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  • Writer's pictureEboni D. Howell, LPC

Random Acts of Kindness



How often do you practice random acts of kindness? These small gestures have a more positive impact on the world than you think. A recent study found that most of us underestimate the difference that our random acts of kindness make.


Researchers at the University of Texas at Austin studied a variety of situations involving small gifts and favors. They asked the givers and the recipients to rate the effects on the recipient’s mood on a scale of 1 to 5. In each case, the recipients gave higher marks.


For example, volunteers who gave away a cup of hot chocolate predicted an average emotional boost of 2.32, but the recipients scored it at 3.55.


It turns out that the warm intentions behind such acts matters more than their modest scale. Not to mention, this type of caring can be contagious. The recipients of such random acts were more likely to continue spreading kindness around after someone demonstrated kind behaviors to them.


You may not have a lot of money or a solution for climate change, but your generosity can do amazing things. Try these ideas for committing more random acts of kindness.


Kindness at Home


When you have a lot on your mind, it’s easy to start taking your family for granted. Develop habits like these that remind them how much they mean to you:


  1. Do more chores. It may not sound as romantic as sending flowers, but taking out the garbage is one way to show your appreciation. Focus on supporting your partner, rather than keeping track of whose turn it is.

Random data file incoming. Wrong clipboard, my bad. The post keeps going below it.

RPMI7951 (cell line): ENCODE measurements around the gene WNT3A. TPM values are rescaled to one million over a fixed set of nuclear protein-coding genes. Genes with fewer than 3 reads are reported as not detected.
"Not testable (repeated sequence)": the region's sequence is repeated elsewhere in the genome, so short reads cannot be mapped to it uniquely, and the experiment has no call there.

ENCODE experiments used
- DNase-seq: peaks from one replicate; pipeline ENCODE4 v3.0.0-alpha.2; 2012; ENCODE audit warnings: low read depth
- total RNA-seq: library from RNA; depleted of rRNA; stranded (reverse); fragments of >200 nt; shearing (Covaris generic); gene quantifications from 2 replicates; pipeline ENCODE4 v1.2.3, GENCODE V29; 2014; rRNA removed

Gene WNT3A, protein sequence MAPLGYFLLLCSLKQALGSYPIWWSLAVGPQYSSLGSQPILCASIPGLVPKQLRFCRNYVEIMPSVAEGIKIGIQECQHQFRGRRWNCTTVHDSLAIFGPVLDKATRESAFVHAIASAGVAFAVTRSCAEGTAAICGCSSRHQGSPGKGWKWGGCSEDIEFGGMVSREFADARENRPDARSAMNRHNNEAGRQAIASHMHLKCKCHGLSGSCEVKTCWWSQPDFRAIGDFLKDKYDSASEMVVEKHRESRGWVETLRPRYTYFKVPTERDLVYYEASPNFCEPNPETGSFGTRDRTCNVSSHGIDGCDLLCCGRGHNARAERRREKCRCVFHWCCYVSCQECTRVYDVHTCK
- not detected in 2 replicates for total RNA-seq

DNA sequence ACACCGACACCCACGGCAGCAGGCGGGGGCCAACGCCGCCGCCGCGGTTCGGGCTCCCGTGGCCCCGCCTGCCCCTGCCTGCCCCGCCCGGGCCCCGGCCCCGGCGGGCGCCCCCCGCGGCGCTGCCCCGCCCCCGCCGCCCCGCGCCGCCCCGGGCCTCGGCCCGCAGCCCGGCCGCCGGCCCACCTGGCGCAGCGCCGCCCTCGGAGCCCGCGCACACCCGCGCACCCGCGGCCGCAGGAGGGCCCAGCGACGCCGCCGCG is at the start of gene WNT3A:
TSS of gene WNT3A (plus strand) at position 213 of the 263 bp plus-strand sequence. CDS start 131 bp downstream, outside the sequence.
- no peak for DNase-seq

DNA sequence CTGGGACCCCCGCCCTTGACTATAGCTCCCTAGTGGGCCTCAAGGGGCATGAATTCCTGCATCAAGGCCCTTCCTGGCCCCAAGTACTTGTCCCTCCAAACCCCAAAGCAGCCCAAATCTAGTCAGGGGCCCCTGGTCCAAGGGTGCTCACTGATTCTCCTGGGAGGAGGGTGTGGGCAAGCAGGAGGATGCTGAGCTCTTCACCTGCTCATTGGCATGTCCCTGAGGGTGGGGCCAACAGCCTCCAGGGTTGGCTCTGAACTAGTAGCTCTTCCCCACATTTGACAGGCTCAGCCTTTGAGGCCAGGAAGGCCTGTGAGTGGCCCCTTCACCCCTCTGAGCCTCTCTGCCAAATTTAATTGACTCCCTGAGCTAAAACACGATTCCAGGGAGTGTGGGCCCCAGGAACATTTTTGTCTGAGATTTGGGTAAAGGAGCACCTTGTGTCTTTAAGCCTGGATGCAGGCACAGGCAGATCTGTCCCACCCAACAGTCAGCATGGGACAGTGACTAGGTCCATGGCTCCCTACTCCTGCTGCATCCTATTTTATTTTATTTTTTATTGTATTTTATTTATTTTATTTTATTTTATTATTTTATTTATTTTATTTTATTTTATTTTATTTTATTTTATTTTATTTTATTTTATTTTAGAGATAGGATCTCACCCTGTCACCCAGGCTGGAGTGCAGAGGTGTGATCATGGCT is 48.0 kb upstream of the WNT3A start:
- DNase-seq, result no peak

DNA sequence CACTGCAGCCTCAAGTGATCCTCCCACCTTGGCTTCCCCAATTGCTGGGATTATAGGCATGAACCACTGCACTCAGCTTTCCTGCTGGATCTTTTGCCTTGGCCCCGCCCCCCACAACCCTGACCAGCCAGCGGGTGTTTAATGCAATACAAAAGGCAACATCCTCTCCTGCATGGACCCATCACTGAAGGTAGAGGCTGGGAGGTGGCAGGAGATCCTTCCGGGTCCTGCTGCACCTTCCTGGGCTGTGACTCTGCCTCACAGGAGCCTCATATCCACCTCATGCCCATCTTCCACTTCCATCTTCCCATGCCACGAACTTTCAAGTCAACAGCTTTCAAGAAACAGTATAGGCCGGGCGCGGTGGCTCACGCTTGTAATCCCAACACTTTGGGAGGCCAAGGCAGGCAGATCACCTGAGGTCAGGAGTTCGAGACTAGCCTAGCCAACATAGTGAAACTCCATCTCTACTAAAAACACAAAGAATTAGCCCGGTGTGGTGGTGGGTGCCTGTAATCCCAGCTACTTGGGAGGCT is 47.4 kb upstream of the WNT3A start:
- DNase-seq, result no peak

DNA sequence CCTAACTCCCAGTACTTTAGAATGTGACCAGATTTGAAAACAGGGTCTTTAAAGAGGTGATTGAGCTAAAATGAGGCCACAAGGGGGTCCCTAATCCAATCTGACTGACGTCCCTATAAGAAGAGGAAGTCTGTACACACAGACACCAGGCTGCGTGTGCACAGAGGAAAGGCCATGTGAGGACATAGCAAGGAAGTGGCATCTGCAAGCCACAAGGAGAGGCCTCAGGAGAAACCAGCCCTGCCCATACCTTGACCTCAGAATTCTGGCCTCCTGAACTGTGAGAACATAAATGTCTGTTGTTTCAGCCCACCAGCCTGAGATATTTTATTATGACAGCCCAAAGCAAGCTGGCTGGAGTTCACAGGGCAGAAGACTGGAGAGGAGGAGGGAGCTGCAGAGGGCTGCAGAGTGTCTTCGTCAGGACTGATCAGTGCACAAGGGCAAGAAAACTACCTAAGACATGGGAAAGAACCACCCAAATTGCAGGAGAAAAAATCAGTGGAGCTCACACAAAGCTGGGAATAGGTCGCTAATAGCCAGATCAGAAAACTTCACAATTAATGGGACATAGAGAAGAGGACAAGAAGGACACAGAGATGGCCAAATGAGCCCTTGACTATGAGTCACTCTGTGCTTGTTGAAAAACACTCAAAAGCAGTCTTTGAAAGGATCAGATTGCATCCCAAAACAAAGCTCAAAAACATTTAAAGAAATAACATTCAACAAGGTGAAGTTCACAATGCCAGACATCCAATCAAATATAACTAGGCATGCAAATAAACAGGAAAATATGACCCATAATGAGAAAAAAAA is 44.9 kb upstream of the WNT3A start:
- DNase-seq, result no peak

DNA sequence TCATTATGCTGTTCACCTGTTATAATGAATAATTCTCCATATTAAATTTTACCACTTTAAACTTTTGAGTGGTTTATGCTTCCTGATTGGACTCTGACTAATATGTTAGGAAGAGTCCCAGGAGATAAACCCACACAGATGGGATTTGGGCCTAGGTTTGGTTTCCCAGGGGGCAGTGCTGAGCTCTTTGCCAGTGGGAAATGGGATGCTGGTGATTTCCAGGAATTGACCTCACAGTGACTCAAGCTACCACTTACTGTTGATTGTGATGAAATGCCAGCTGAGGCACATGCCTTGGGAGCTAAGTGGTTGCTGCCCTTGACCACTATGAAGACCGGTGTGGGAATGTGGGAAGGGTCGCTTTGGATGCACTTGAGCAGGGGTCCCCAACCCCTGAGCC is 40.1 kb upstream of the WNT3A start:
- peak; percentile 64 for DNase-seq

2. Cook favorite meals. Make family dinners even more special. Surprise your loved ones with fancy desserts or that famous macaroni and cheese you only make during the holidays.

  3. Listen to your kids. Bond with your children by paying attention to what they have to say. Ask them about their opinions and interests.

  4. Honor your elders with a phone call or visit. Stay in touch with your aging parents and grandparents, especially if they live alone. Help them create social media accounts or get set up for video calls. Write them letters with recent photos included.


Kindness at Work


You spend about one third of your life at work. Cultivating friendships makes that time more enjoyable and satisfying.


Try these tips:


  1. Be inclusive. Encourage others to participate in meetings and take on new responsibilities. Celebrate their successes and invite them out to lunch.

  2. Promote others. Help others to get the recognition they deserve. Write recommendations and make referrals. Acknowledge their efforts and provide specific feedback.

  3. Reduce stress. Allow, and encourage, time-outs during the workday to allow staff and self to engage in mindful breathing and reentering. Take time out to do a 5 minute guided meditation as a group or chair yoga with peers.


Kindness Anywhere


Opportunities for giving surround you anywhere you go. The more you practice, the more you’ll recognize them!


Consider these ideas:


  1. Let others go first. Let someone else go ahead of you in line or take the closest parking spot. Enjoy the look on their face.

  2. Make small talk. We are so tied to our devices that small talk and connecting to someone face to face has become a lost art. We don't see each other. Start conversations at coffee shops and the airport if a stranger seems receptive. Give a friendly greeting and talk about your common experiences. Even brief interactions can make you feel more connected.

  3. Hand out compliments. Let someone know you admire their talents or fashion sense. Tell a neighbor that their rose bushes look fantastic. Ask an acquaintance where they got their hair cut.

  4. Pick up litter. Plogging started in Sweden and caught on worldwide. It’s a fitness trend that combines jogging and collecting garbage. If you prefer to walk, you can still bring a plastic bag, gloves, and a pick-up stick along with you.


Make your life more joyful and meaningful. Use your words and actions to spread kindness and compassion. Even small gestures make a big difference.

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